China's new trademark law entered into force on 1 May 2014
and ushers in key changes in the areas of trademark registration,
anti-piracy, well-known marks, proceedings and enforcement. This
new law strengthens the position of trademark holders to act
against infringement. And procedures will be shortened in time and
carried out more efficiently. The new law is of great importance
for companies that want to do business in China. However, there is
much uncertainty amongst Chinese practitioners how the law will
work in practice and what it will mean for the registration
process. We will continue to monitor and report on
China has long been criticised for being a safe harbour of
counterfeit and trademark hijacking and for trademarks rights being
violated on a large scale without repercussions. The rights of
trademark holders will now be protected more effectively and
efficiently. The new law is based on international standards, and
De Brauw contributed to drafting the new law before the
parliamentary committee in China. There are now substantial changes
for rightsholders to strengthen their trademark protection and
other new provisions, some of which are highlighted below.
Anti-Piracy – new good faith filing requirements
In order to deter the widely known practice of trademark
squatting, the new law lays down that both the application and the
use of the trademark must be in good faith. Trademark applications
for goods that are identical or similar to those covered by a
trademark that is already in use but not registered will be
rejected if the applicant had knowledge of the existing trademark
through a business or any other relationship. The addition of the
term any other relationship greatly reduces the burden of proof on
legitimate trademark owners.
Furthermore, trademark agents are prohibited from acting as
representatives on any trademark application that demonstrates bad
faith or infringes others' prior rights.
In order to curb 'unmeritorious' oppositions, the new
trademark law allows only prior rights owners or interested parties
to raise an opposition based on relative grounds, whereas
previously basically anyone could do so.
However, there will be no possibility to appeal the decision
once the opposition is rejected. The mark will automatically
proceed to registration. The only option left for the opponent is
to file an application to invalidate the registered mark. Brand
owners should be aware of how important collecting as much as
evidence as possible is for supporting their opposition claim.
Registration – multi-class filings
Traditionally, since a trademark could only be registered for
one class, multiple individual filings were frequently needed. Now,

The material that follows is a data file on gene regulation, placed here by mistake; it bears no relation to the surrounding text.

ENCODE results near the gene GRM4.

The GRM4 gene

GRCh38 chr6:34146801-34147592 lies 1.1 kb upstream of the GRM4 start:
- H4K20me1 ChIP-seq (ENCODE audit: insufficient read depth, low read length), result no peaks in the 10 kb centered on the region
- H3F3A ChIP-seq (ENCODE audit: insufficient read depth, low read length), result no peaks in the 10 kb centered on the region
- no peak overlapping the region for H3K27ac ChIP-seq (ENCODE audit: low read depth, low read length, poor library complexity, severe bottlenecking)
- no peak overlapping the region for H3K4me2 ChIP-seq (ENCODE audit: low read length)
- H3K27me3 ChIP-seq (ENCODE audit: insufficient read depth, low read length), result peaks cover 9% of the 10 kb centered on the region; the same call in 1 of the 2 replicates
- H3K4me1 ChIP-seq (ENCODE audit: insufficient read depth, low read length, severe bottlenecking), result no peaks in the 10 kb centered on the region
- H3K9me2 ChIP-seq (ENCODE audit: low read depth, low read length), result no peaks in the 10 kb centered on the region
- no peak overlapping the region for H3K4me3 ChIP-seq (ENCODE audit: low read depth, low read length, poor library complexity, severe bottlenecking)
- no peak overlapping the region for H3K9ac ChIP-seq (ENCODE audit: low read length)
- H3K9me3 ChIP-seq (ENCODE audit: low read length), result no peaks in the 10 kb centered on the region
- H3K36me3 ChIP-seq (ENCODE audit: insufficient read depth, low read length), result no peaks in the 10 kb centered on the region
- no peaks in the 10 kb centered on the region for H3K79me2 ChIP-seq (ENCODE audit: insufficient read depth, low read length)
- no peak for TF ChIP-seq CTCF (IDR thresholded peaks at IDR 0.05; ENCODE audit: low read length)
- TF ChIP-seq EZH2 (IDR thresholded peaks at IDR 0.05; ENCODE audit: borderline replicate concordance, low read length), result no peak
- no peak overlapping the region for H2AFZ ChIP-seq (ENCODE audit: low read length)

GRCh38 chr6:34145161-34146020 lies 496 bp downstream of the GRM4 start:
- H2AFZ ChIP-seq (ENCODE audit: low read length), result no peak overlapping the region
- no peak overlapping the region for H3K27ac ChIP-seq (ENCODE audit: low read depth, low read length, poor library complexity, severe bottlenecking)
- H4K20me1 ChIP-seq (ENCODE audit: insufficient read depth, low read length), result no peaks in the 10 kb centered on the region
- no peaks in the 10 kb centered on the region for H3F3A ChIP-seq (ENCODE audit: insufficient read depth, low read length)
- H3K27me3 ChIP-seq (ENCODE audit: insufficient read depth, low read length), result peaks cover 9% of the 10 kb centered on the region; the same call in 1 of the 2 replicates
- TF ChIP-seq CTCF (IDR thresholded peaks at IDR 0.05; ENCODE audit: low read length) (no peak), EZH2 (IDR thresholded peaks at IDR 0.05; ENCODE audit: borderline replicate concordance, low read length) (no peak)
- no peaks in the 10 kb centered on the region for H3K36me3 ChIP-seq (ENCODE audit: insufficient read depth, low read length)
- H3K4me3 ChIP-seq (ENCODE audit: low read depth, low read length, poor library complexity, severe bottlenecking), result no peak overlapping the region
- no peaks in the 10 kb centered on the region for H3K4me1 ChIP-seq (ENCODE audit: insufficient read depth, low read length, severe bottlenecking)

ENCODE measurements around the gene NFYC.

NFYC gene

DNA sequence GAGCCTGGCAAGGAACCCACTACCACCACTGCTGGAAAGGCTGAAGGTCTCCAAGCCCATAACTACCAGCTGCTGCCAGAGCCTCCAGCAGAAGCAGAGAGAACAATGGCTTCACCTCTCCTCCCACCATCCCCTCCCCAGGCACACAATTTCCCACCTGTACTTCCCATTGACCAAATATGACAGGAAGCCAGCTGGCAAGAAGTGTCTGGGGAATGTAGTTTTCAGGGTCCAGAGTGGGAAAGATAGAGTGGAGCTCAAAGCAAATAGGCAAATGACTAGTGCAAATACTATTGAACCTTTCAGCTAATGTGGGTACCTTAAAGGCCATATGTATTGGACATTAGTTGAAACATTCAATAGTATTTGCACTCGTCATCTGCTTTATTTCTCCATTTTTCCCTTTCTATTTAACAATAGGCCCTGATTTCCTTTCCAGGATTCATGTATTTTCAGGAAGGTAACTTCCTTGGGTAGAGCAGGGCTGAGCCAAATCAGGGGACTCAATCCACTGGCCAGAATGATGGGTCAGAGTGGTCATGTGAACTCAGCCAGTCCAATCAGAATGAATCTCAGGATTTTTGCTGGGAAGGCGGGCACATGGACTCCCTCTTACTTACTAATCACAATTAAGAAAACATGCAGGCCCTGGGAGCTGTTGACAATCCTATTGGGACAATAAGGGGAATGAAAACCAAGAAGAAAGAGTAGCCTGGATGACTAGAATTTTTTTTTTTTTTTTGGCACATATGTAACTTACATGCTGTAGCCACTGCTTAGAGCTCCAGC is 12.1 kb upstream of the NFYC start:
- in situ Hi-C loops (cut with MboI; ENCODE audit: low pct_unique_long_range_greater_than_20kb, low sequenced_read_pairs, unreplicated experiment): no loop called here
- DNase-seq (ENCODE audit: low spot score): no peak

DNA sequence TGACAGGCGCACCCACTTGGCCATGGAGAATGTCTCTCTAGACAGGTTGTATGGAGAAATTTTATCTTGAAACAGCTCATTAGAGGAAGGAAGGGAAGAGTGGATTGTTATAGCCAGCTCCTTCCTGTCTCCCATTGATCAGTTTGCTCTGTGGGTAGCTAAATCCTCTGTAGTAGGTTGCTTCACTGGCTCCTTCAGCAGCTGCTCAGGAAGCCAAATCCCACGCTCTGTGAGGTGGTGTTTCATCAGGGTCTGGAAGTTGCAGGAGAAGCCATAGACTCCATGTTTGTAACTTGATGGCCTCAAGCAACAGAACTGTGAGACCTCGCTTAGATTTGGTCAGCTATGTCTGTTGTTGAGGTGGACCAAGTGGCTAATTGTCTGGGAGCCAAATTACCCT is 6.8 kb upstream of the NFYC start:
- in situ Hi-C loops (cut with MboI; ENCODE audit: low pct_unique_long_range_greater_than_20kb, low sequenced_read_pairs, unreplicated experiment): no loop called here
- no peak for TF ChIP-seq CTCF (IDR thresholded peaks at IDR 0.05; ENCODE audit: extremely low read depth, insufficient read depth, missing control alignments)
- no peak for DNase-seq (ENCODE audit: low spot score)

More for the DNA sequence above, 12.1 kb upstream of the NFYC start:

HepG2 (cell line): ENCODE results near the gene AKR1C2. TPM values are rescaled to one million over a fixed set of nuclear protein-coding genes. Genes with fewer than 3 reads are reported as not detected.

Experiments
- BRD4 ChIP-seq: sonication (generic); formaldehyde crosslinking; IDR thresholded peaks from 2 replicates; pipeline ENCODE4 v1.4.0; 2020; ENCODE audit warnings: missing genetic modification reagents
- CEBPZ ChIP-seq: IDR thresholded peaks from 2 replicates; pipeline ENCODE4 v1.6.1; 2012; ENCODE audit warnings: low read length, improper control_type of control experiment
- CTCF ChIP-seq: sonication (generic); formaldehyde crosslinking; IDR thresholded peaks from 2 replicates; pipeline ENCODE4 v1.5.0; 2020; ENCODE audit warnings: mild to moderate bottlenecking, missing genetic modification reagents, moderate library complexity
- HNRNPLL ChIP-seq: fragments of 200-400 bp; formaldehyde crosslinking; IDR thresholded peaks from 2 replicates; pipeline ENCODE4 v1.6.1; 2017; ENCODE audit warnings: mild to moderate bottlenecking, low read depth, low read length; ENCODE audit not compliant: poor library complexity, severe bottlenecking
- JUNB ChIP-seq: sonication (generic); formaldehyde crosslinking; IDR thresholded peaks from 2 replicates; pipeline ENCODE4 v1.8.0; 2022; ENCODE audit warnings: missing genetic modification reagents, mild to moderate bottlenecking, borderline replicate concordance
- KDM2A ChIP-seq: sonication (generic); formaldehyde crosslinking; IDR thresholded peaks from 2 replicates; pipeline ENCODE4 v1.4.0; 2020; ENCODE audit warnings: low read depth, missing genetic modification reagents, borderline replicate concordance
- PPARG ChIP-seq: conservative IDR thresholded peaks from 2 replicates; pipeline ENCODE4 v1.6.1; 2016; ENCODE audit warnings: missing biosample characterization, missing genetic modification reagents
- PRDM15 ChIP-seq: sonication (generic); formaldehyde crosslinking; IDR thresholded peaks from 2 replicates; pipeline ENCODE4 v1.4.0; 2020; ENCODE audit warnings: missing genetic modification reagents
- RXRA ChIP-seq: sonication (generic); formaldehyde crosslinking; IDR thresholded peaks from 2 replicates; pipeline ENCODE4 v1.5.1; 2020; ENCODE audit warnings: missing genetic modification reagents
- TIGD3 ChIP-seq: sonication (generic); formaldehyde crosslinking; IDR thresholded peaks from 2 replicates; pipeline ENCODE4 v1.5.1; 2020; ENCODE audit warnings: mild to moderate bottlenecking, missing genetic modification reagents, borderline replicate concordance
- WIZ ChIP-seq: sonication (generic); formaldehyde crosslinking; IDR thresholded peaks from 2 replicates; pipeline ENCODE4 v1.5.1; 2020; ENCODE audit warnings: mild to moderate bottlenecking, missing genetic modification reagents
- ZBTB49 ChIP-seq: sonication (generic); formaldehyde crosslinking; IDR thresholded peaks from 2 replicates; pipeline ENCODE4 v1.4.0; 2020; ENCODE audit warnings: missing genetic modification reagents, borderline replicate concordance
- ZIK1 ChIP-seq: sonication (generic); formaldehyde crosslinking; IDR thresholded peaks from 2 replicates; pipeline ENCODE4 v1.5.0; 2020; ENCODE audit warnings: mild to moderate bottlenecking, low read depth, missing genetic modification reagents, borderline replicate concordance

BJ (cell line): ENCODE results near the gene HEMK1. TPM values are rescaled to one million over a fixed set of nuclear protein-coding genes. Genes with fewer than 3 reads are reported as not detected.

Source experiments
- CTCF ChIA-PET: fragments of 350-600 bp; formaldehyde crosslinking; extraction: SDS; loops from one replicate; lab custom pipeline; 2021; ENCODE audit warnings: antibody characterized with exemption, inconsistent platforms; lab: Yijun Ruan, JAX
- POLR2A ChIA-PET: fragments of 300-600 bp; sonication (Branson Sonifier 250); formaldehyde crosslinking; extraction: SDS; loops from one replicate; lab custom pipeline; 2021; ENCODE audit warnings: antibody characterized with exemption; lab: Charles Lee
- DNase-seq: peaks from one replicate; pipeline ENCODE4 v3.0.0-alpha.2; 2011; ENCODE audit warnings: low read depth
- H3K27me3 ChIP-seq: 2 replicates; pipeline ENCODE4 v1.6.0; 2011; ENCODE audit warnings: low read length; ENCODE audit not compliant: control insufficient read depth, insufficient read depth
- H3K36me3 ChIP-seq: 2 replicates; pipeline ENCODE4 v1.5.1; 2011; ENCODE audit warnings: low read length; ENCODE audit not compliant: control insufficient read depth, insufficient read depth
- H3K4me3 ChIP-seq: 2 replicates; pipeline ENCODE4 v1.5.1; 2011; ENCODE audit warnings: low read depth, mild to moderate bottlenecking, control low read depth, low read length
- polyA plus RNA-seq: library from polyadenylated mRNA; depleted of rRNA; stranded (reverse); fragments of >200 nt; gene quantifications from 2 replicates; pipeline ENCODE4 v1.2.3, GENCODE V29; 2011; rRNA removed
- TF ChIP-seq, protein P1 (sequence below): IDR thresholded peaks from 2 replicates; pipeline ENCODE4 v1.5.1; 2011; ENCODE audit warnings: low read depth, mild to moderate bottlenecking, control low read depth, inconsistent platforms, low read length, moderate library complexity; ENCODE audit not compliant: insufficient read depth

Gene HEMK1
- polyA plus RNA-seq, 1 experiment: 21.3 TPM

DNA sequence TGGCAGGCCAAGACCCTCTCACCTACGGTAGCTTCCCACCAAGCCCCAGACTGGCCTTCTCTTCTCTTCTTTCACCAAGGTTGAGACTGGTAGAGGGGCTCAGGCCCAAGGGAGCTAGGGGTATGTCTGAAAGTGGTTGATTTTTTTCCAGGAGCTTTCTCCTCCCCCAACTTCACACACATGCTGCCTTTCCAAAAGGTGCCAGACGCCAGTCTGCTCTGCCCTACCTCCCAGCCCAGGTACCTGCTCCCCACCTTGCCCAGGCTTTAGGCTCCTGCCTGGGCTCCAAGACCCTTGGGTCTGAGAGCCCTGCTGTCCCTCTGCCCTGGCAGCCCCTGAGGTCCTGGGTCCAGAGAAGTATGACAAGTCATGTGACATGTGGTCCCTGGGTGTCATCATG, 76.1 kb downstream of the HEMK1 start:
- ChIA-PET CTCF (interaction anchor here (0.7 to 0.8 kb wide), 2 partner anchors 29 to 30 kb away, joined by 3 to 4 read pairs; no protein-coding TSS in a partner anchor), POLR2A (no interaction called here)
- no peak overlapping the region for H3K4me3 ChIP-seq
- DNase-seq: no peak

one application can be filed for multi-classes. This will reduce
costs and will ease the administrative burden in trademark
portfolio management. Also, the requirement of a sign to be
visually represented has been deleted. Sound marks can now be
registered as trademarks.
The new law also provides an explicit recognition of the
protection of well-known trademarks. This is very important for
right holders in their battle against bad faith filings and
In infringement proceedings, the reversed burden of proof has
been introduced, which the plaintiff will benefit from. China is
trying to restrain trademark infringement by significantly raising
the amount for statutory damages and administrative penalties.
With these new provisions, China has made progress in protecting
trademarks. This will make the world's largest market
more attractive for brand owners to do business in. Foreign
companies that participate in or want to enter the Chinese market
should be aware of these changes when considering their IP
Still, there is much uncertainty amongst Chinese practitioners
about how the law will work in practice and what it will mean for
the registration process. De Brauw will continue to monitor and
report on developments.
The content of this article is intended to provide a general
guide to the subject matter. Specialist advice should be sought
about your specific circumstances.
To print this article, all you need is to be registered on Mondaq.com.
Click to Login as an existing user or Register so you can print this article.
This article enunciates the recent, much awaited, and landmark judgment delivered on September 16, 2016 by Hon'ble Delhi High Court throwing light on the important provisions of the Copyright Act, 1962.
Department of Industrial Policy and Promotion recently issued an office memorandum pursuant to receiving representations from various stakeholders for guidance with respect to the applicability of the provisions of Section 31D of the Copyright Act, 1957.
An Invention Disclosure Form is the documentation of the invention. This is a means to document particulars of your invention and submitting it to the patent attorney who is filing your patent application.
The Patents Act 1970, along with the Patents Rules 1972, came into force on 20th April 1972, replacing the Indian Patents and Designs Act 1911. The Patents Act was largely based on the recommendations of the Ayyangar Committee Report headed by Justice N. Rajagopala Ayyangar. One of the recommendations was the allowance of only process patents with regard to inventions relating to drugs, medicines, food and chemicals.
Some comments from our readers… “The articles are extremely timely and highly applicable” “I often find critical information not available elsewhere” “As in-house counsel, Mondaq’s service is of great value”
Register for Access and our Free Biweekly Alert for
This service is completely free. Access 250,000 archived articles from 100+ countries and get a personalised email twice a week covering developments (and yes, our lawyers like to think you’ve read our Disclaimer).